April 19, 2004
Seat Belt Failures in Rollover Crashes Cost Thousands of Lives and Injuries
Statement by Public Citizen President Joan Claybrook
Thirty-seven years ago, the federal government established the first standards for safety belts in motor vehicles. At the time, rollover crashes were a relatively small subset of crashes. No longer. Today, primarily because of the proliferation of SUVs, some 10,600 people a year die in rollover crashes – fully a third of all occupant deaths.
To deflect the blame from the design of their SUVs, automakers continue to claim that vehicle occupants are killed in rollovers because they are not wearing seat belts. That is simply not true. As this new report shows, thousands of lives are needlessly lost in rollovers despite the use of seat belts. In fact, 22,000 occupants wearing belts died in rollovers between 1992 and 2002. Yet there has never been a federal requirement that automakers test their seat belts to find out how they perform in rollovers. The time for this has long since passed.
We are now seeing historic highs in the use of safety belts. The latest government surveys estimate that belts are used by 75 percent of motorists. This is wonderful news. But because of the great increase in the number of SUVs, which roll over at a far higher rate than cars, highway fatalities are rising for the first time in a decade. In 2002, 42,815 Americans lost their lives in motor vehicle crashes – an increase of 1.5 percent from the previous year and the highest fatality count in more than a decade. Rollover deaths accounted for 82 percent of that increase.
Seat belts simply are not doing enough to protect vehicle occupants in rollover crashes. About 2,000 people each year die in rollover crashes even though they are belted – and about 400 of those are partially or totally ejected. Ejection while wearing a seat belt should happen rarely, if at all. The National Highway Traffic Safety Administration now estimates that belted occupants represent more than half of all deaths and injuries in roof-crush rollovers.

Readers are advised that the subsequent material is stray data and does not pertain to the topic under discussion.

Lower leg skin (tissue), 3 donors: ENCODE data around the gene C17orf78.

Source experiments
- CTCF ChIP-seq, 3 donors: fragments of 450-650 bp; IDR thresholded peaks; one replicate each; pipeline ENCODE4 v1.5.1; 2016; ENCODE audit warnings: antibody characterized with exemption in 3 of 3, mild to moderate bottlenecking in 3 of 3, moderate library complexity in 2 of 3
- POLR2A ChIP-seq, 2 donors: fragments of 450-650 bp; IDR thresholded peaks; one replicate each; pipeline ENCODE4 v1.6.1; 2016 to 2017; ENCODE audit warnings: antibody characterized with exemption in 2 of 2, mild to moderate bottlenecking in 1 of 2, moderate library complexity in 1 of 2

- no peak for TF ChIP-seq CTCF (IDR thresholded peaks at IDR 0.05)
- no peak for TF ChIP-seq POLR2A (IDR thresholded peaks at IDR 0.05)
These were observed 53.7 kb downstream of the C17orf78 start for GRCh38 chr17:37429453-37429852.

The fact is that rollovers not only are largely preventable through design changes, they also should be highly survivable, because the forces involved are generally much lower than in other types of collisions. The reason we have so much carnage from rollovers is because of the design choices that manufacturers have made and the lack of adequate federal standards to force better designs. Seat structures are not designed to keep occupants in place during a rollover, and vehicle roofs are so weak that they collapse, crushing the heads and spines of occupants. As a result of collapsing roofs, windshields and side windows break, providing ejection portals and further weakening the roof and side structures. And finally, outdated, inadequate belt systems fail.
In light of the escalating deaths, we are calling on Congress to enact the vehicle safety provisions in Title IV of S.1072, the Safe, Accountable, Flexible, and Efficient Transportation Equity Act – or SAFETEA. It would require NHTSA to issue comprehensive rollover crashworthiness standards to improve the performance of seat belts in rollovers. These standards should include requirements for belt pretensioners, side curtain air bags, gyroscopic rollover sensors for side air bags and pretensioners, new lap belt anchorage points that are more directly under the occupant, restraint systems integrated with the seat, and elimination of the inertial unlatching risk. Achieving these improvements requires a dynamic test standard.
President Bush has stated his opposition to this legislation, but Congress should pass it because it will prevent thousands of deaths and injuries each year. Congress should no longer allow automakers to roll over on safety.
Joan Claybrook headed the National Highway Traffic Safety Administration from 1977-1981.